Individual probes can be replaced more easily than was possible before. The figure presents selected views of a modular rake of 17 pitot probes for measuring both transient and steady-state pressures in a supersonic wind tunnel. In addition to pitot tubes visible in the figure, the probe modules contain (1) high-frequency dynamic-pressure transducers connected through wires to remote monitoring circuitry and (2) flow passages that lead to tubes that, in turn, lead to remote steady-state pressure transducers.

Posted in: Mechanics, Briefs, TSP

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Safer Roadside Crash Walls Would Limit Deceleration

These walls would protect both vehicle occupants and bystanders. The figure depicts the aspects of a proposed deceleration-limiting design for crash walls at the sides of racetracks and highways. The proposal is intended to overcome the dis- advantages of both rigid barriers and kinetic-energy-absorbing barriers of prior design. Rigid barriers can keep high-speed crashing motor vehicles from leaving roadways and thereby prevent injury to nearby persons and objects, but they can also subject the occupants of the vehicles to deceleration levels high enough to cause injury or death. Kinetic-energy-absorbing barriers of prior design reduce deceleration levels somewhat, but are not designed to soften impacts optimally; moreover, some of them allow debris to bounce back onto roadways or onto roadside areas, and, in cases of glancingly incident vehicles, some of them can trap the vehicles in such a manner as to cause more injury than would occur if the vehicles were allowed to skid along the rigid barriers. The proposed crash walls would (1) allow tangentially impacting vehicles to continue sliding along the racetrack without catching them, (2) catch directly impacting vehicles to prevent them from injuring nearby persons and objects, and (3) absorb kinetic energy in a more nearly optimum way to limit decelerations to levels that human occupants could survive.

Posted in: Mechanics, Briefs, TSP

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Bearing-Seal System for Safe Motion Transfer in Deep Submersible Pressure Vessels

Elastomeric bearings permit leak-free transfer of rotary motion through the hull. Designers of deep submersibles are reluctant to use conventional shafts and seals to penetrate the hulls of deep sub- mersible, pressure vessels fearing seal failure under extreme pressures. The unique design of this patented system, designated LAMIFLEX®, incorporates elastomeric bearings in order to achieve an absolute hermetic seal and permit leak-free transfer of rotary motion up to at least 15 degrees through the hull of these highly pressurized vessels. External functions, such as control surface deflection, can be driven internally with inherent safety and backup. There are no sliding surfaces (packings, lip, or face seals) that could fail. It also exhibits a smooth spring-like reaction and limited shaft movement without friction. The new designs have been implemented and tested at pressures of 10,000 psi for more than a million cycles at ±15 degrees with no leakage.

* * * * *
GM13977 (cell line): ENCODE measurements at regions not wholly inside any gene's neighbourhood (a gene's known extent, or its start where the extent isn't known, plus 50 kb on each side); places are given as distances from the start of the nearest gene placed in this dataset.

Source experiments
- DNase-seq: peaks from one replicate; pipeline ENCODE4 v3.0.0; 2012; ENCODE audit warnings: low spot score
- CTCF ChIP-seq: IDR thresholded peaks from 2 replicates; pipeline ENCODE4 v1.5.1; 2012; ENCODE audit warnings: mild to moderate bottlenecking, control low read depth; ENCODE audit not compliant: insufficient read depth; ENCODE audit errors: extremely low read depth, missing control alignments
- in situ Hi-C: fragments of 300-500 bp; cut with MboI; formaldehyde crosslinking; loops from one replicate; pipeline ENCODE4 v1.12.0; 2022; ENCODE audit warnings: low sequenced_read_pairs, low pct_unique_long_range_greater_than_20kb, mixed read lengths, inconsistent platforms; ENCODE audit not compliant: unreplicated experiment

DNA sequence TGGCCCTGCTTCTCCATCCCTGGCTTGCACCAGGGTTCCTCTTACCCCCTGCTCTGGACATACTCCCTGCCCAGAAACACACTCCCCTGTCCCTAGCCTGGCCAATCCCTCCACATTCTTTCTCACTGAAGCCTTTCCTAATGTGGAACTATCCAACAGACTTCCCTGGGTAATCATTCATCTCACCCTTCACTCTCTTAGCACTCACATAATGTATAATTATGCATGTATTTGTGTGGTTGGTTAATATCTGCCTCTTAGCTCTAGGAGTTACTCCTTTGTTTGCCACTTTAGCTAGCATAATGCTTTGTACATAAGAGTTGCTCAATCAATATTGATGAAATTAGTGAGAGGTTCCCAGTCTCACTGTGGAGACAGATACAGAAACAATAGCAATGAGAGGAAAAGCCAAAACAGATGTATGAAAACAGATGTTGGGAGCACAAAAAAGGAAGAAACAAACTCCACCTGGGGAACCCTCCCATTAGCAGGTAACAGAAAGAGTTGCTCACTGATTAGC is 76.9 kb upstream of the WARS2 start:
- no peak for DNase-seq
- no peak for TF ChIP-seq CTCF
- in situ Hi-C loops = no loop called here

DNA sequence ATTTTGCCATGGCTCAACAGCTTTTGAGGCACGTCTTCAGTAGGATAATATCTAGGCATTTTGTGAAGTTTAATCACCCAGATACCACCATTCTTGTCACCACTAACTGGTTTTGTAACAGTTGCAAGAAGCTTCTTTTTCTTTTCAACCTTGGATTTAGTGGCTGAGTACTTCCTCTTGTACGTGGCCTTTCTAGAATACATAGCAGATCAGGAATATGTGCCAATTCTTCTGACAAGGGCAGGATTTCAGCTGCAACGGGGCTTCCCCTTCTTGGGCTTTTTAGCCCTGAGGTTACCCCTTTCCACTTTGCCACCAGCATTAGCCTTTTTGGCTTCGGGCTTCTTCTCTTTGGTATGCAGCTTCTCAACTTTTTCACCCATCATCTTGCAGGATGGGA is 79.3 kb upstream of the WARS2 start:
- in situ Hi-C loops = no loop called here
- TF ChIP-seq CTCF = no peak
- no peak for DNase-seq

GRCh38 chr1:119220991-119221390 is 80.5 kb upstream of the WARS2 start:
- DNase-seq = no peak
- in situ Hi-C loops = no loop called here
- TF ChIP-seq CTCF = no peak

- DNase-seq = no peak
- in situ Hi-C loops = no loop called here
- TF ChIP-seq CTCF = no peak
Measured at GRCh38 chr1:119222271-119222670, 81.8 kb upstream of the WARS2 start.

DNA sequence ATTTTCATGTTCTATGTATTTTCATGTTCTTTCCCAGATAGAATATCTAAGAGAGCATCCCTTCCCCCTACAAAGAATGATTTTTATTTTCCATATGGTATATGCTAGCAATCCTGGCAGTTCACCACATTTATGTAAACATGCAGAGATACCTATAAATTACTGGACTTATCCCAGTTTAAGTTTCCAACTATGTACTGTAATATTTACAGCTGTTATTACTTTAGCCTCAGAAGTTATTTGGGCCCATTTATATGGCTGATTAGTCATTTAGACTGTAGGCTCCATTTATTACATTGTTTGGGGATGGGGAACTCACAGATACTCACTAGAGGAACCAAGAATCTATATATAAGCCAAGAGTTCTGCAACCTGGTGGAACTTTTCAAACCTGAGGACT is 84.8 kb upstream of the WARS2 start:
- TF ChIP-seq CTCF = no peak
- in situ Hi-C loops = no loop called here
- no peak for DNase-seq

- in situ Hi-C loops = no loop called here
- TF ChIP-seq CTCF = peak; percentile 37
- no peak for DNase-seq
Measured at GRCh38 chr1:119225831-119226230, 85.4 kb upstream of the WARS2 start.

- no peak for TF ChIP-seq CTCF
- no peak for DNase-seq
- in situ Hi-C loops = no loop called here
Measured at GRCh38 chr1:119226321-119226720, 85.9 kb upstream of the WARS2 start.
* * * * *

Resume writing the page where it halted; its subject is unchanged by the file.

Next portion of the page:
Posted in: Mechanics, Briefs

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Larger-Stroke Piezoelectrically Actuated Microvalve

Liquids carrying small particles could be handled. A proposed normally-closed microvalve would contain a piezoelectric bending actuator instead of a piezoelectric linear actuator like that of the microvalve described in the preceding article. Whereas the stroke of the linear actuator of the preceding article would be limited to ≈6 μm, the stroke of the proposed bending actuator would lie in the approximate range of 10 to 15 μm — large enough to enable the microvalve to handle a variety of liquids containing suspended particles having sizes up to 10 μm. Such particulate-laden liquids occur in a variety of microfluidic systems, one example being a system that sorts cells or large biomolecules for analysis.